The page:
Whitten and teammates Gillian Carleton and Jasmin Glaesser won bronze medals in the team pursuit at both the 2012 World Championships and the 2012 Olympic Games in London. Also in 2012, Ryder Hesjedal won the Giro d'Italia, becoming the first Canadian to win a Grand Tour.

Ryder Hesjedal, cyclist
Cyclist Ryder Hesjedal holds the trophy he won at the Giro d'Italia in 2012, the first Canadian win in an international marquee Grand Tour (photo by Luca Volpi).

Canadian women continued to do well in the team pursuit, winning bronze (2013, 2015) and silver (2014, 2016) at the track cycling world championships. Canada also took back-to-back bronze medals in the event at the 2016 Olympic Summer Games in Rio de Janeiro, when Glaesser, Allison Beveridge, Kirsti Lay and Georgia Simmerling defeated New Zealand. Simmerling was the first Canadian athlete to compete in three different sports at three different Olympic Games: she had previously competed in alpine skiing (Vancouver 2010) and ski cross (Sochi 2014).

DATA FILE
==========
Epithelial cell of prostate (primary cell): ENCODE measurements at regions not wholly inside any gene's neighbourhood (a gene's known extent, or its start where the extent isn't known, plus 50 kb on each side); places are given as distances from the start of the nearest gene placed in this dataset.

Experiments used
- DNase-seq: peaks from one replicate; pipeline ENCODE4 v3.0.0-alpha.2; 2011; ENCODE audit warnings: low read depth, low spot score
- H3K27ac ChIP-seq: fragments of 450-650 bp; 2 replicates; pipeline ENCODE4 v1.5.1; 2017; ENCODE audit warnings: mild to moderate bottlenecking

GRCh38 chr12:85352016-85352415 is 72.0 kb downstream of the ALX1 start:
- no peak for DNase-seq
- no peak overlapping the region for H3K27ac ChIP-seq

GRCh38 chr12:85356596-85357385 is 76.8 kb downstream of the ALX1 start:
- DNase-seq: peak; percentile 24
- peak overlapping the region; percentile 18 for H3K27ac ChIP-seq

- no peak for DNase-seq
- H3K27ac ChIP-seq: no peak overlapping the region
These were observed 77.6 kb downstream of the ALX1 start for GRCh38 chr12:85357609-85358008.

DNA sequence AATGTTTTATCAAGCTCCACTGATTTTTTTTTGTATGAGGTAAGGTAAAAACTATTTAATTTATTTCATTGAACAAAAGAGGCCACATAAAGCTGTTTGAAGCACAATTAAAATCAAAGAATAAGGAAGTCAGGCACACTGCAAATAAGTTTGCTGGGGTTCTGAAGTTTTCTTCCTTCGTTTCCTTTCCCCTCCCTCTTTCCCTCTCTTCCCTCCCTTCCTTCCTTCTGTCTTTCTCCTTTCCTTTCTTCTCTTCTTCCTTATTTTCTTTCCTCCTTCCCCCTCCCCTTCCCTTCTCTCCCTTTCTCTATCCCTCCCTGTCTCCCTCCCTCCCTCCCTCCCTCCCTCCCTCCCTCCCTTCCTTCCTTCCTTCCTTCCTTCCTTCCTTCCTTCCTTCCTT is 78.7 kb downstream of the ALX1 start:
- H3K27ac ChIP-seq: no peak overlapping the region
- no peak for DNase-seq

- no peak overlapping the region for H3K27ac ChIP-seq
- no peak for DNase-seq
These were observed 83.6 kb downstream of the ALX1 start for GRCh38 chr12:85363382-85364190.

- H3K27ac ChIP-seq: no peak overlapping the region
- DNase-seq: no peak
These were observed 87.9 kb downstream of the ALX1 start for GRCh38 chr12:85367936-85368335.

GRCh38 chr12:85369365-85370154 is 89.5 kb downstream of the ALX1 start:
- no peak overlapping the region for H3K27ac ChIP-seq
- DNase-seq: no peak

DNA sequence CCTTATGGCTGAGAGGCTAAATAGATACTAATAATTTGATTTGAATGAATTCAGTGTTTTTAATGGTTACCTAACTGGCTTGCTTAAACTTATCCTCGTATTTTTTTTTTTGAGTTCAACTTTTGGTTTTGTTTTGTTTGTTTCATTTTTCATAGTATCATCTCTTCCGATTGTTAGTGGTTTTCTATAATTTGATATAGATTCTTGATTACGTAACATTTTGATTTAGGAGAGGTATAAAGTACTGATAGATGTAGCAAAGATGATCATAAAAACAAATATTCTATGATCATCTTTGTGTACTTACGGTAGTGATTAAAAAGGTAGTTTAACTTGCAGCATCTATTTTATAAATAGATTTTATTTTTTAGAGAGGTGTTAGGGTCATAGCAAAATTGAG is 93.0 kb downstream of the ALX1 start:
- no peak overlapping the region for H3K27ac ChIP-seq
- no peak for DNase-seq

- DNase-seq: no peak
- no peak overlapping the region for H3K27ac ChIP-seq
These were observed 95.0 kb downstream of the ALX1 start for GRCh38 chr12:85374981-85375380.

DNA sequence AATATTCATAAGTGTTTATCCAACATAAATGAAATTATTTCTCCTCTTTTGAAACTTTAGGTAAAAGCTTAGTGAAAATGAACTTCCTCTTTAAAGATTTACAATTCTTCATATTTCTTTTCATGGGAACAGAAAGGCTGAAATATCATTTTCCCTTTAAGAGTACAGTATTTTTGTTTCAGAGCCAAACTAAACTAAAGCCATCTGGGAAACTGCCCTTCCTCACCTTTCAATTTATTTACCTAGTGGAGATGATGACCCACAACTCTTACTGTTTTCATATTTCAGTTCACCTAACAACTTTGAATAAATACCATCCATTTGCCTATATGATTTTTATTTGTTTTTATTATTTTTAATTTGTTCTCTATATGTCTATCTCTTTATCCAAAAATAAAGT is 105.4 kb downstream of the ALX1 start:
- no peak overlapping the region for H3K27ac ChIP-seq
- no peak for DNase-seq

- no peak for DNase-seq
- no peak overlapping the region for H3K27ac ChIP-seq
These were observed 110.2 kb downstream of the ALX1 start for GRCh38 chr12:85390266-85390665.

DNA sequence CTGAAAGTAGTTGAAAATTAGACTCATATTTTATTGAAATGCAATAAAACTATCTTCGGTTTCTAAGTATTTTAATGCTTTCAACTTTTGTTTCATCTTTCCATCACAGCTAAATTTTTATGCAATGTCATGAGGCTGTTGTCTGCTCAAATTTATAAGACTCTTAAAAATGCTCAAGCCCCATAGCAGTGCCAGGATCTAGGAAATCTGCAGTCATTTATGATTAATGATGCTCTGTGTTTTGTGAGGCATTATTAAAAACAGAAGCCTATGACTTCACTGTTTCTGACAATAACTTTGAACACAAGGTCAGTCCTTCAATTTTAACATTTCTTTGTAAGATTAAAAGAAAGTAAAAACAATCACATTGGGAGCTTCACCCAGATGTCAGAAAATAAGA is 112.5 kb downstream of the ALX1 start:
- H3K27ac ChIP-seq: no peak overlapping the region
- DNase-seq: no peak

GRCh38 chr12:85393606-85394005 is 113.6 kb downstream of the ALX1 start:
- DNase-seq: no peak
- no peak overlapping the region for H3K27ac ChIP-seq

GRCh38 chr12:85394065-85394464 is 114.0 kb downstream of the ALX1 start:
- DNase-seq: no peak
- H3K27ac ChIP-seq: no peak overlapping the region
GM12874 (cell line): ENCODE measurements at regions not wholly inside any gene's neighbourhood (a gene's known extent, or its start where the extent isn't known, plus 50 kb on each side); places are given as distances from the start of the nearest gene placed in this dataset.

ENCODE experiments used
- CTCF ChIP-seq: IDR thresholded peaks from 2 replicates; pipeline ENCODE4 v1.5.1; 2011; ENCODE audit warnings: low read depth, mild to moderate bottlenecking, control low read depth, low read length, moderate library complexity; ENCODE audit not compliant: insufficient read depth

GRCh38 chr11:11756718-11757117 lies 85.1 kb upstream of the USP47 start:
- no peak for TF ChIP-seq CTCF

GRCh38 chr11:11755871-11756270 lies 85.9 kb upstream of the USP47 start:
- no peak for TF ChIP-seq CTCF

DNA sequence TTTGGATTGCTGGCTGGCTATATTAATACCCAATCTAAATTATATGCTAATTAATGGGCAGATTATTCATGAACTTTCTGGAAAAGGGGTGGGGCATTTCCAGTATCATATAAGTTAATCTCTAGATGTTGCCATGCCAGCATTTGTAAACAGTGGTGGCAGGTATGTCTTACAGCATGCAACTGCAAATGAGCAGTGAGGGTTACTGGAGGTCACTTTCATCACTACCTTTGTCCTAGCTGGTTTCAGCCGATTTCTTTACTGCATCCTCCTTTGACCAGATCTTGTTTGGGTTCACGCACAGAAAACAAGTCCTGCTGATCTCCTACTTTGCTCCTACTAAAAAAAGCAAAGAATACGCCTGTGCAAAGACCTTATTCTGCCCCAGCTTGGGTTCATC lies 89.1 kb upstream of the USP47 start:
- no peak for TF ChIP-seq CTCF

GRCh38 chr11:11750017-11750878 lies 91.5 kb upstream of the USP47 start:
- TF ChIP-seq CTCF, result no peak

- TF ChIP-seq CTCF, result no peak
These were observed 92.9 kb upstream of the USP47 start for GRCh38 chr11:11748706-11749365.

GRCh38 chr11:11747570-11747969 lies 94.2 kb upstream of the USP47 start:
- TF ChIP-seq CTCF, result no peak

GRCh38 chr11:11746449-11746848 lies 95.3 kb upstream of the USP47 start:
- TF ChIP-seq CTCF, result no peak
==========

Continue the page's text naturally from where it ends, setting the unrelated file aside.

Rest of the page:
In the women’s cross-country event at the 2016 Games, Catharine Pendrel recovered from a crash to take the bronze medal, with teammate Emily Batty finishing close behind in fourth place. Tory Nyhaug placed fifth in the men’s BMX competition — Canada’s highest finish in the sport since its Olympic debut in 2008. He had won gold at the Pan American Games the previous year.

Canadian Medallists at Olympic Games

Games Athlete Event Medal
1908 London Frederick McCarthy
Walter Andrews
William Anderson
William Morton
Men’s Team-Pursuit (Track) Bronze
1984 Los Angeles Steve Bauer Men’s Individual Road Race (Road) Silver
1984 Los Angeles Curt Harnett Men’s 1 km Time Trial (Track) Silver
1992 Barcelona Curt Harnett Men’s Sprint (Track) Bronze
1996 Atlanta Brian Walton Men’s Points Race (Track) Silver
1996 Atlanta Alison Sydor Women’s Cross Country (Mountain Bike) Silver
1996 Atlanta Curt Harnett Men’s Sprint (Track) Bronze
1996 Atlanta Clara Hughes Women’s Individual Road Race (Road) Bronze